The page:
Wood – thermoset composites date to the early 1900’s. An earlier commercial composite material marketed under the trade name ” Bakelite”, was made of phenol – formaldehyde & wood flour. Its first commercial use was reportedly as a gearshift knob for Rolls Royce in 1916.This paper is focused on wood – thermoplastics, which in today’s parlance are simply referred to as Composite wood plastic.
The birth of the Composite wood plastic industry involved the interfacing of two industries that have historically known little about each other & have different knowledge, expertise & perspectives. The plastics industry has knowledge of plastics processing & the forest products industry has more experience & resources in the building products market. Not surprisingly, some of the earliest companies to produce Composite wood plastic’s were window manufacturers who had experience with both wood & plastics.
The plastics industry has traditionally used talc, calcium carbonate, mica, and glass fiber to modify the performance of plastics. About 2.5 billion Kgs of fillers & reinforcements are used annually. The industry was reluctant to use wood or other natural fibers such as kenaf, flax & hemp, though these fibers are from a renewable resource, are less expensive, lighter & less abrasive on processing equipments than conventional fillers. Most plastic processors ignored wood fiber because of its low bulk density & specific gravity, low thermal stability & tendency to absorb moisture.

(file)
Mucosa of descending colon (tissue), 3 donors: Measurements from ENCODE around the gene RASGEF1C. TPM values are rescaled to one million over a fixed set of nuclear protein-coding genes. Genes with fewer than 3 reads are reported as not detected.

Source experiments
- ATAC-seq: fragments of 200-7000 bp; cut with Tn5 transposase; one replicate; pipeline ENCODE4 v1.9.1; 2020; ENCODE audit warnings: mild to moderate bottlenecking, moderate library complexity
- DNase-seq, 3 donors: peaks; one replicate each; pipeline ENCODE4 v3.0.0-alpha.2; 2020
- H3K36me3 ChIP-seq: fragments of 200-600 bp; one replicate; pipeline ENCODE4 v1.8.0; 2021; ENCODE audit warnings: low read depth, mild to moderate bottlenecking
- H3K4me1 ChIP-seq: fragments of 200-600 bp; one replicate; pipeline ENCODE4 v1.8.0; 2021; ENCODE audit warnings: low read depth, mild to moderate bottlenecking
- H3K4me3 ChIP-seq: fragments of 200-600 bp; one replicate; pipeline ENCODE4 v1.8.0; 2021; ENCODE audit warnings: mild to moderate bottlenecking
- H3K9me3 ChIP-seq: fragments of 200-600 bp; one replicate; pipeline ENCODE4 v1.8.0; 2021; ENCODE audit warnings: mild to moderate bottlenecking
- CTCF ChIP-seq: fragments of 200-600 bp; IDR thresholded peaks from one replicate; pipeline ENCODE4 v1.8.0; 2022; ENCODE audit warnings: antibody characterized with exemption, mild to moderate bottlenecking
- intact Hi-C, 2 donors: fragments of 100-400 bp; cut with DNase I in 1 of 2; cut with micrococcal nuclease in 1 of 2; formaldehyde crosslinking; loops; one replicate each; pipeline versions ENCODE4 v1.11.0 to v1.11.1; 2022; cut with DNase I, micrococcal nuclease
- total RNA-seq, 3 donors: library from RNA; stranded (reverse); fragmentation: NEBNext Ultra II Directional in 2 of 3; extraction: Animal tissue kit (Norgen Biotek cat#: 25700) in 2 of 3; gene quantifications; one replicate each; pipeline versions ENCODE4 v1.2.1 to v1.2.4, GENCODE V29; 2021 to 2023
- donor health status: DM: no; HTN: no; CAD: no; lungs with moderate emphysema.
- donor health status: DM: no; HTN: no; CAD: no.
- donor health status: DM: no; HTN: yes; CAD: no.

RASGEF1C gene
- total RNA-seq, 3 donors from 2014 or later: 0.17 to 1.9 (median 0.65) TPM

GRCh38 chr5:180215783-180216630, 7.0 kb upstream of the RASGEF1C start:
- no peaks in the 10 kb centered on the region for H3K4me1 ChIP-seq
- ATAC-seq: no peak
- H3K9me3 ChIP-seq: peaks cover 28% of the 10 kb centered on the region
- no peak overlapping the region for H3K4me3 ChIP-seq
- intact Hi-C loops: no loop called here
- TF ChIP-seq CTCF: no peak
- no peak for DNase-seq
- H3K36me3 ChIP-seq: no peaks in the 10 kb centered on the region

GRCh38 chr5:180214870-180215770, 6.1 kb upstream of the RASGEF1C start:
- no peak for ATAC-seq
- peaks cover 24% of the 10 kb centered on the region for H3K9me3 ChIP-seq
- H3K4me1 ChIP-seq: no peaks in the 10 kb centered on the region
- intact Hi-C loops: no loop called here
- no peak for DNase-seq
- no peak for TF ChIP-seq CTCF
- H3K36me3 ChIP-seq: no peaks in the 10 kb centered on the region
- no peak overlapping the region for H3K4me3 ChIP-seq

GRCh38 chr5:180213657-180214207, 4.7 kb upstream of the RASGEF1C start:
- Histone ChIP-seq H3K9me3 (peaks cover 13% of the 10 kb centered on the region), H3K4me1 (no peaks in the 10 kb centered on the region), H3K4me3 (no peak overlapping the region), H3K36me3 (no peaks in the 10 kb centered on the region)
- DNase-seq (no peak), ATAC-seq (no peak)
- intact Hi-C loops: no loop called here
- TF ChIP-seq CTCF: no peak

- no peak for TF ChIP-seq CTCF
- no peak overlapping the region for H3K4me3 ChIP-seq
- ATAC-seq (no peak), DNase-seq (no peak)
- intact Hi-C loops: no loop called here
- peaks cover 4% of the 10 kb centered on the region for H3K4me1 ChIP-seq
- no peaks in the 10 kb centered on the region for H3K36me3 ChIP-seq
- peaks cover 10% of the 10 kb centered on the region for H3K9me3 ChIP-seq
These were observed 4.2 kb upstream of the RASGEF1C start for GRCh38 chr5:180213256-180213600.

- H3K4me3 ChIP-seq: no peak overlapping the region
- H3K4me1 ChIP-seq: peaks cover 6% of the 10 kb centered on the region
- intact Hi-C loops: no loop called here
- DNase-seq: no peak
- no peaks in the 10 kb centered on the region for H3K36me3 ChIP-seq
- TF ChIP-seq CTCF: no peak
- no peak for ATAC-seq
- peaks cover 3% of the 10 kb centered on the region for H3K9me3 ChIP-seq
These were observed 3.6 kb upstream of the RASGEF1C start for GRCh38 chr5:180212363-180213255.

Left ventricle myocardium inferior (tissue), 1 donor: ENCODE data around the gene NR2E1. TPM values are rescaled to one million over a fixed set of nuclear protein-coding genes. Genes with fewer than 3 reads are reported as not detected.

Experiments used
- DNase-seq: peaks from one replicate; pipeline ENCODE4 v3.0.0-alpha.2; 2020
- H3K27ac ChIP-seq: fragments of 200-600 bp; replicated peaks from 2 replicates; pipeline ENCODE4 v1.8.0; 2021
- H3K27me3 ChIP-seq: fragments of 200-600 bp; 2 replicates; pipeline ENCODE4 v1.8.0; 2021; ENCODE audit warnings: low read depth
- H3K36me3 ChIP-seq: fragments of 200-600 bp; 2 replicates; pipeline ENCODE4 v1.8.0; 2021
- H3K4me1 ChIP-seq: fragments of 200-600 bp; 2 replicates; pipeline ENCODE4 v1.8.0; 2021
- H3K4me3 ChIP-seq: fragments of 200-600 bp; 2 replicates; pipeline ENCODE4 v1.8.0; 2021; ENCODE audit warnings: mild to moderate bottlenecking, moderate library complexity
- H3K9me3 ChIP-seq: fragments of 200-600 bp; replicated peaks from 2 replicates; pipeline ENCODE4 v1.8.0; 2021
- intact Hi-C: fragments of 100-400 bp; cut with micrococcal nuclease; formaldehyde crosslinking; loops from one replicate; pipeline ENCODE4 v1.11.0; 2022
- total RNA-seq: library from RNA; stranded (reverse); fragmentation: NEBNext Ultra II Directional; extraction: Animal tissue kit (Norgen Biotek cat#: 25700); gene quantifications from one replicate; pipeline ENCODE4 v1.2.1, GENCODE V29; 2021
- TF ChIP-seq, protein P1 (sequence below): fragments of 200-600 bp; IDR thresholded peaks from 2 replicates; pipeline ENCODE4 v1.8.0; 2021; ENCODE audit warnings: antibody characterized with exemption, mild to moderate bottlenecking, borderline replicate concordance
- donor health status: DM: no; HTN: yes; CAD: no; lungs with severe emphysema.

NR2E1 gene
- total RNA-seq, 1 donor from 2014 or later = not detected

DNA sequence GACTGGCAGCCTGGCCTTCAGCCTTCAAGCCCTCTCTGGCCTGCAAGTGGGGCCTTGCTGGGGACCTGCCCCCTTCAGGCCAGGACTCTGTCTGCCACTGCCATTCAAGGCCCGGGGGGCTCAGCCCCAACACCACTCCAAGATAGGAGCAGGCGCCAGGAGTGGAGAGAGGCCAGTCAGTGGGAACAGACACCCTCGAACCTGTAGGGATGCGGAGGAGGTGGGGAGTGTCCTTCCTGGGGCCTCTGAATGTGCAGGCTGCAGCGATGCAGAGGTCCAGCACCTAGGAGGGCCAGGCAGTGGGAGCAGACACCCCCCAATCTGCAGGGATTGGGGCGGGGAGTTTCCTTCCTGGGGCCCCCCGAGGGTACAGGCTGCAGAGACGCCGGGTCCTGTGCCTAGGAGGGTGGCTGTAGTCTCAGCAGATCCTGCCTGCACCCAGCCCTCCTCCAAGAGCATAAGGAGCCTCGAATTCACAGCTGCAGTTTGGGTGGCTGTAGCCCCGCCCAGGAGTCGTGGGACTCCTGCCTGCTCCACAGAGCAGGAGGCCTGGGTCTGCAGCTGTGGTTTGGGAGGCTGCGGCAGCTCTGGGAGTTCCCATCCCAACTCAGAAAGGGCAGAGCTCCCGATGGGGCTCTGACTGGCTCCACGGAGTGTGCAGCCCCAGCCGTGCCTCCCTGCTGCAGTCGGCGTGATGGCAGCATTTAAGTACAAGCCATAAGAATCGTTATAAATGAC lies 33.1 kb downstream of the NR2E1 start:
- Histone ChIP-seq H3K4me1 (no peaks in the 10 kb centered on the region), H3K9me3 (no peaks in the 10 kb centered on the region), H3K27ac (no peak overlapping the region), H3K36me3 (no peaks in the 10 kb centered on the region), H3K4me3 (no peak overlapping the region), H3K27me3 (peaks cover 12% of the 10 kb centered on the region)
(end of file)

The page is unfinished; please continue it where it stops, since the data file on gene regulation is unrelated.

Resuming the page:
The majority of thermoplastics have a bulk density of approximately 0.5 gms/cc. The plastics processor had to face the problem of how to consistently meter & force low bulk density wood flour into small openings typical of plastic processing equipments. In addition, the processing temperature for even the low softening plastics is often too high for incorporation of wood filler without thermal degradation. The high moisture content of wood & other natural fibers is also often problematic to the plastic industry which considers 1 to 2 % moisture content high. Even plastics processors having vented equipments capable of removing moisture during processing were averse to removing 5 to 7 % moisture from wood fiber. Resin dryers, which are fitted on plastic processing equipments, are not sufficient for wood filler or particles. Drying of wood or other natural fibbers poses a fire hazard. Plastics processors who tried to use wood or other natural fibers often lacked the knowledge of cellulosic materials & their failed attempts made the industry generally skeptical of combining wood & plastic Composite wood decking.
For the wood products industry, thermoplastics were a foreign world, although they attempted products such as Vinyl sidings. Competing in different markets, forest & plastics industries had few material & equipment suppliers in common& they processed materials very differently & on entirely different scales Wood Plastic Composite Floor.